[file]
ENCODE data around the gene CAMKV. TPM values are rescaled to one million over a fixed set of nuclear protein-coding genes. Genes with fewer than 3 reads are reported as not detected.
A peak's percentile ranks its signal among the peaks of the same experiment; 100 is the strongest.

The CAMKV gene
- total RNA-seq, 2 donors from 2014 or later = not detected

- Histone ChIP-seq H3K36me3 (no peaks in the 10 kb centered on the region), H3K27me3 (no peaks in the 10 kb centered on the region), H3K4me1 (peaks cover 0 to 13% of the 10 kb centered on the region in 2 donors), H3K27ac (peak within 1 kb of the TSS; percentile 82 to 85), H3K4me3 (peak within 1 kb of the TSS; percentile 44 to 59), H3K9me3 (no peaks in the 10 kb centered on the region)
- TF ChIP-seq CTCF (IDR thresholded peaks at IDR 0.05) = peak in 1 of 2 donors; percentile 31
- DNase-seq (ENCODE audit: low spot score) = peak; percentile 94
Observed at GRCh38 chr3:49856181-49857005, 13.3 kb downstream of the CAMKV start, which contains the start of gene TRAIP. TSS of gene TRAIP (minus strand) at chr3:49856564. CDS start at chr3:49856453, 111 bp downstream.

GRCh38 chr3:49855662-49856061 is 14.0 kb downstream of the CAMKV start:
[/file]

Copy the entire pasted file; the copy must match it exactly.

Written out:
ENCODE data around the gene CAMKV. TPM values are rescaled to one million over a fixed set of nuclear protein-coding genes. Genes with fewer than 3 reads are reported as not detected.
A peak's percentile ranks its signal among the peaks of the same experiment; 100 is the strongest.

The CAMKV gene
- total RNA-seq, 2 donors from 2014 or later = not detected

- Histone ChIP-seq H3K36me3 (no peaks in the 10 kb centered on the region), H3K27me3 (no peaks in the 10 kb centered on the region), H3K4me1 (peaks cover 0 to 13% of the 10 kb centered on the region in 2 donors), H3K27ac (peak within 1 kb of the TSS; percentile 82 to 85), H3K4me3 (peak within 1 kb of the TSS; percentile 44 to 59), H3K9me3 (no peaks in the 10 kb centered on the region)
- TF ChIP-seq CTCF (IDR thresholded peaks at IDR 0.05) = peak in 1 of 2 donors; percentile 31
- DNase-seq (ENCODE audit: low spot score) = peak; percentile 94
Observed at GRCh38 chr3:49856181-49857005, 13.3 kb downstream of the CAMKV start, which contains the start of gene TRAIP. TSS of gene TRAIP (minus strand) at chr3:49856564. CDS start at chr3:49856453, 111 bp downstream.

GRCh38 chr3:49855662-49856061 is 14.0 kb downstream of the CAMKV start: